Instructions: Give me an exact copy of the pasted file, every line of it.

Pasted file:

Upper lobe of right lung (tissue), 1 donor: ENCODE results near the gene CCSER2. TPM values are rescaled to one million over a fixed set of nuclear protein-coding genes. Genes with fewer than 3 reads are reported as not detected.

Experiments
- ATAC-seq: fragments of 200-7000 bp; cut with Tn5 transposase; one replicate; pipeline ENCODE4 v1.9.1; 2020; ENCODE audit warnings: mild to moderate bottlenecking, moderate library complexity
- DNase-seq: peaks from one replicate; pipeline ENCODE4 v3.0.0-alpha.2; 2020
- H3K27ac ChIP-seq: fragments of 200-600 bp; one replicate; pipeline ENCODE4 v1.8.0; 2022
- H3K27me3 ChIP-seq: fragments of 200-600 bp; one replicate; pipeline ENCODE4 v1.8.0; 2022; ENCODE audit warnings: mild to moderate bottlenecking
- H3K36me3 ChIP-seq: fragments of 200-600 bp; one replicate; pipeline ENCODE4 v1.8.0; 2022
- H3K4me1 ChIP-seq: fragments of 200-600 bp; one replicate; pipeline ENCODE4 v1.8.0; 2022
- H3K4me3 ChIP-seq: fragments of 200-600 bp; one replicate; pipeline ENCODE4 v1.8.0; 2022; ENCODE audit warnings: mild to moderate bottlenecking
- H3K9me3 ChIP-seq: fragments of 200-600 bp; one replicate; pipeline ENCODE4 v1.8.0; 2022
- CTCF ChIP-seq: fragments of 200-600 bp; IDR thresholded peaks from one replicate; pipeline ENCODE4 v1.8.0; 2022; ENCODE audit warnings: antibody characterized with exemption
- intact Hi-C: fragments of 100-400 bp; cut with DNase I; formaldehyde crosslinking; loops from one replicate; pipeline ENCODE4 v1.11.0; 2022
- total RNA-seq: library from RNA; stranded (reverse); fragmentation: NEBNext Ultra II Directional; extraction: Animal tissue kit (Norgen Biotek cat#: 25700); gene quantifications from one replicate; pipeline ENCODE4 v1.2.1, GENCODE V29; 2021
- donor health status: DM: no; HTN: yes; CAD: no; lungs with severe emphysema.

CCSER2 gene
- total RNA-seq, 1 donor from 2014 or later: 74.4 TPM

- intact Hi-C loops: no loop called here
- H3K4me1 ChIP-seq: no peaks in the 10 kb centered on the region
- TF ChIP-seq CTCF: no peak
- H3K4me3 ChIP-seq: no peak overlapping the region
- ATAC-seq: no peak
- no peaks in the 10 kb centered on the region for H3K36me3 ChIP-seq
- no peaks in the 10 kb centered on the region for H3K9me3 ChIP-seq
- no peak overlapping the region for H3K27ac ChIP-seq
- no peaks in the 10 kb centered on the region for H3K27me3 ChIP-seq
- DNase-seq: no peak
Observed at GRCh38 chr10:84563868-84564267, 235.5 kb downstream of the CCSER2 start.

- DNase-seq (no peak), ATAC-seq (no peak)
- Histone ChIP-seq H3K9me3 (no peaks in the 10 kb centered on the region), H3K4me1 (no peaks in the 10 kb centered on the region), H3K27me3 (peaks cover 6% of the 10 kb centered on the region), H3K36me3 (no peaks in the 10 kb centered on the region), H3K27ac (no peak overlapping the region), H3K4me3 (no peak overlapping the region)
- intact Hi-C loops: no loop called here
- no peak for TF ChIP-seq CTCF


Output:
Upper lobe of right lung (tissue), 1 donor: ENCODE results near the gene CCSER2. TPM values are rescaled to one million over a fixed set of nuclear protein-coding genes. Genes with fewer than 3 reads are reported as not detected.

Experiments
- ATAC-seq: fragments of 200-7000 bp; cut with Tn5 transposase; one replicate; pipeline ENCODE4 v1.9.1; 2020; ENCODE audit warnings: mild to moderate bottlenecking, moderate library complexity
- DNase-seq: peaks from one replicate; pipeline ENCODE4 v3.0.0-alpha.2; 2020
- H3K27ac ChIP-seq: fragments of 200-600 bp; one replicate; pipeline ENCODE4 v1.8.0; 2022
- H3K27me3 ChIP-seq: fragments of 200-600 bp; one replicate; pipeline ENCODE4 v1.8.0; 2022; ENCODE audit warnings: mild to moderate bottlenecking
- H3K36me3 ChIP-seq: fragments of 200-600 bp; one replicate; pipeline ENCODE4 v1.8.0; 2022
- H3K4me1 ChIP-seq: fragments of 200-600 bp; one replicate; pipeline ENCODE4 v1.8.0; 2022
- H3K4me3 ChIP-seq: fragments of 200-600 bp; one replicate; pipeline ENCODE4 v1.8.0; 2022; ENCODE audit warnings: mild to moderate bottlenecking
- H3K9me3 ChIP-seq: fragments of 200-600 bp; one replicate; pipeline ENCODE4 v1.8.0; 2022
- CTCF ChIP-seq: fragments of 200-600 bp; IDR thresholded peaks from one replicate; pipeline ENCODE4 v1.8.0; 2022; ENCODE audit warnings: antibody characterized with exemption
- intact Hi-C: fragments of 100-400 bp; cut with DNase I; formaldehyde crosslinking; loops from one replicate; pipeline ENCODE4 v1.11.0; 2022
- total RNA-seq: library from RNA; stranded (reverse); fragmentation: NEBNext Ultra II Directional; extraction: Animal tissue kit (Norgen Biotek cat#: 25700); gene quantifications from one replicate; pipeline ENCODE4 v1.2.1, GENCODE V29; 2021
- donor health status: DM: no; HTN: yes; CAD: no; lungs with severe emphysema.

CCSER2 gene
- total RNA-seq, 1 donor from 2014 or later: 74.4 TPM

- intact Hi-C loops: no loop called here
- H3K4me1 ChIP-seq: no peaks in the 10 kb centered on the region
- TF ChIP-seq CTCF: no peak
- H3K4me3 ChIP-seq: no peak overlapping the region
- ATAC-seq: no peak
- no peaks in the 10 kb centered on the region for H3K36me3 ChIP-seq
- no peaks in the 10 kb centered on the region for H3K9me3 ChIP-seq
- no peak overlapping the region for H3K27ac ChIP-seq
- no peaks in the 10 kb centered on the region for H3K27me3 ChIP-seq
- DNase-seq: no peak
Observed at GRCh38 chr10:84563868-84564267, 235.5 kb downstream of the CCSER2 start.

- DNase-seq (no peak), ATAC-seq (no peak)
- Histone ChIP-seq H3K9me3 (no peaks in the 10 kb centered on the region), H3K4me1 (no peaks in the 10 kb centered on the region), H3K27me3 (peaks cover 6% of the 10 kb centered on the region), H3K36me3 (no peaks in the 10 kb centered on the region), H3K27ac (no peak overlapping the region), H3K4me3 (no peak overlapping the region)
- intact Hi-C loops: no loop called here
- no peak for TF ChIP-seq CTCF